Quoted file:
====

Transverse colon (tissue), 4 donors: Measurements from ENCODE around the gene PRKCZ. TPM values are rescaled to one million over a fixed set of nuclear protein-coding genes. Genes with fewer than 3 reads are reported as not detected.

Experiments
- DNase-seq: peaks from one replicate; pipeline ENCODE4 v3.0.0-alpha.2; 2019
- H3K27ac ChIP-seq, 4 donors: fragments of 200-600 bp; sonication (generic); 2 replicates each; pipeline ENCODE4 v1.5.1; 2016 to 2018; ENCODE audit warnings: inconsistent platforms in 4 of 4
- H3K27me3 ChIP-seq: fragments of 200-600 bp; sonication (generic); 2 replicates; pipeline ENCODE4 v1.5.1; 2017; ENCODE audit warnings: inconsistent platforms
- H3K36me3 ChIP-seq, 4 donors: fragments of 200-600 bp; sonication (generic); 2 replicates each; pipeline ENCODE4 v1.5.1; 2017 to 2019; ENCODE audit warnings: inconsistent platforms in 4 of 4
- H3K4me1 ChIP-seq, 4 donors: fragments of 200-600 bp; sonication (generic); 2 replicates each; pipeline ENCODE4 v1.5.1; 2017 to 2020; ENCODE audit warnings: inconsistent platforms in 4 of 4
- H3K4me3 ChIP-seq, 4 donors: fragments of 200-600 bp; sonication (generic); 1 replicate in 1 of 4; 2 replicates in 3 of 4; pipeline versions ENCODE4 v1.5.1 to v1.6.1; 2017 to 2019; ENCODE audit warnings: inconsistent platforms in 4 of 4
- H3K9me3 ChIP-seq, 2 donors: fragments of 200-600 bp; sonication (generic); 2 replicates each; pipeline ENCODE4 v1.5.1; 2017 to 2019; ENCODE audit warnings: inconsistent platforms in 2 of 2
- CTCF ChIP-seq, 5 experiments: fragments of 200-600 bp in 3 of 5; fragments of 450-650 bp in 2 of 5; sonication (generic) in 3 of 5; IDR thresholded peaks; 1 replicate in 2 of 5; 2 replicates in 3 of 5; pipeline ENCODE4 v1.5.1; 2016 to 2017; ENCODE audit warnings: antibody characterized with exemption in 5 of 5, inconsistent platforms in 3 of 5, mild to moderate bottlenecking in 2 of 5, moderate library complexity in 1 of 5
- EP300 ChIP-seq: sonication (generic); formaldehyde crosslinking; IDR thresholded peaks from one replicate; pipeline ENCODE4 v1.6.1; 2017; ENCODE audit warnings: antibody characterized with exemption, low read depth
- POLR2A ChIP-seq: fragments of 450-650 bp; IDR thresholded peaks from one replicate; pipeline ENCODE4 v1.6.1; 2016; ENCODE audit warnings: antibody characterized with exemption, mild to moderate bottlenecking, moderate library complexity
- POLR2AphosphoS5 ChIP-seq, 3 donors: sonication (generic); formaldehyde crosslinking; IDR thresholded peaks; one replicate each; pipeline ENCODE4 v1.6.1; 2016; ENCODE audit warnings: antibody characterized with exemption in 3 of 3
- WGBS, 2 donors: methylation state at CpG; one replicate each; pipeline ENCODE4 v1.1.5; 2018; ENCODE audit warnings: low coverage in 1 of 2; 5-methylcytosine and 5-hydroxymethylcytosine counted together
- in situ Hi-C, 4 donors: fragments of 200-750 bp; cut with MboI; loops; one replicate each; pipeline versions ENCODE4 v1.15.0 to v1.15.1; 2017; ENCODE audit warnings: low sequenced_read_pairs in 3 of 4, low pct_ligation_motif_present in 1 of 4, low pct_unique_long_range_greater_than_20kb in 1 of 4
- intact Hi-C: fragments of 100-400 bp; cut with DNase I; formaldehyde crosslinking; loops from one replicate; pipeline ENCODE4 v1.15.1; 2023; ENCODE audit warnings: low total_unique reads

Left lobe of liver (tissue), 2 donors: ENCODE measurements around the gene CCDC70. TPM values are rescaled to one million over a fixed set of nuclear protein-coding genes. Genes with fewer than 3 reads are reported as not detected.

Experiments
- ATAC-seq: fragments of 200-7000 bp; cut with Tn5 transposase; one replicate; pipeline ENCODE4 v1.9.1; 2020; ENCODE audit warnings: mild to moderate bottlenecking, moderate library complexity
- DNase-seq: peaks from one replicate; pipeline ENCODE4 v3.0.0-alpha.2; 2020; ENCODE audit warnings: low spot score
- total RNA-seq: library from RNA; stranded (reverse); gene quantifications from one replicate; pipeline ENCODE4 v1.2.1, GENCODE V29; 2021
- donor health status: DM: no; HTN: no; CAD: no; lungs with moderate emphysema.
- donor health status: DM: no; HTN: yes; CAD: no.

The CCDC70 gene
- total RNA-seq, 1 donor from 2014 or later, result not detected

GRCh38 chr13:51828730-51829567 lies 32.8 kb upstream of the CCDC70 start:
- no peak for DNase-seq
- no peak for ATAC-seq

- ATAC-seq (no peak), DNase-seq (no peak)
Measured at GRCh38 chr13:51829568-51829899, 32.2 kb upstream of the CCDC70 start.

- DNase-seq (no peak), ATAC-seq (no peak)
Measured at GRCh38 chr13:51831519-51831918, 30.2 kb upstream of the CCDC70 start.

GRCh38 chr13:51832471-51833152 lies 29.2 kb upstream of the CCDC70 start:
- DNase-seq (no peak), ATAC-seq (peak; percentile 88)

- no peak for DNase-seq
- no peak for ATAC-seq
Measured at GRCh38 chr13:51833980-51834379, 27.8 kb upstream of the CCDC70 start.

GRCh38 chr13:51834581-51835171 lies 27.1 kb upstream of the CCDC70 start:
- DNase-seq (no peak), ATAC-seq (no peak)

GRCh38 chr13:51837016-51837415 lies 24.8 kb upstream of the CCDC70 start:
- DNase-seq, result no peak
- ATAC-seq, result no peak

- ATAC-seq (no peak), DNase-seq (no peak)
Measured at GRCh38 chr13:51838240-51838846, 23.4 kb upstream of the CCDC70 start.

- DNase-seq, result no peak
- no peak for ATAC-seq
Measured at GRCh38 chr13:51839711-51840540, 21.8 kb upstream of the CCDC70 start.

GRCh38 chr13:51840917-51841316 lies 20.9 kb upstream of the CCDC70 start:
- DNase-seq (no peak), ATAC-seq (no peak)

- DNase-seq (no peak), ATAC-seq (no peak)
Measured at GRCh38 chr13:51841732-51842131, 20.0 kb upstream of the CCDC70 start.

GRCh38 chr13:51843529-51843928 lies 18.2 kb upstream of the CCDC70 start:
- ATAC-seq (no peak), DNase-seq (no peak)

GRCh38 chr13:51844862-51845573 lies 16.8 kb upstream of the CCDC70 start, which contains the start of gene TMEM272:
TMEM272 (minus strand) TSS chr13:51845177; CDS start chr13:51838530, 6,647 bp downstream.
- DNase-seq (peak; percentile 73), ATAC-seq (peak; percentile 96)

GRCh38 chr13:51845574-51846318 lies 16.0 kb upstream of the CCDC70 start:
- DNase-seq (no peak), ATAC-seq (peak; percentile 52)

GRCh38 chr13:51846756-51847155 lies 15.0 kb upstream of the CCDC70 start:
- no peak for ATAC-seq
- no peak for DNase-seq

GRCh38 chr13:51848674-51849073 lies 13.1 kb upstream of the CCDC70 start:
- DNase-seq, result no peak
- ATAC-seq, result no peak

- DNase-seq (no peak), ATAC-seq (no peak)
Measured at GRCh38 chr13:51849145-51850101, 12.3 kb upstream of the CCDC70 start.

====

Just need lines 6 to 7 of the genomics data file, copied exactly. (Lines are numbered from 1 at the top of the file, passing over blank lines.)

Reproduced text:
- H3K36me3 ChIP-seq, 4 donors: fragments of 200-600 bp; sonication (generic); 2 replicates each; pipeline ENCODE4 v1.5.1; 2017 to 2019; ENCODE audit warnings: inconsistent platforms in 4 of 4
- H3K4me1 ChIP-seq, 4 donors: fragments of 200-600 bp; sonication (generic); 2 replicates each; pipeline ENCODE4 v1.5.1; 2017 to 2020; ENCODE audit warnings: inconsistent platforms in 4 of 4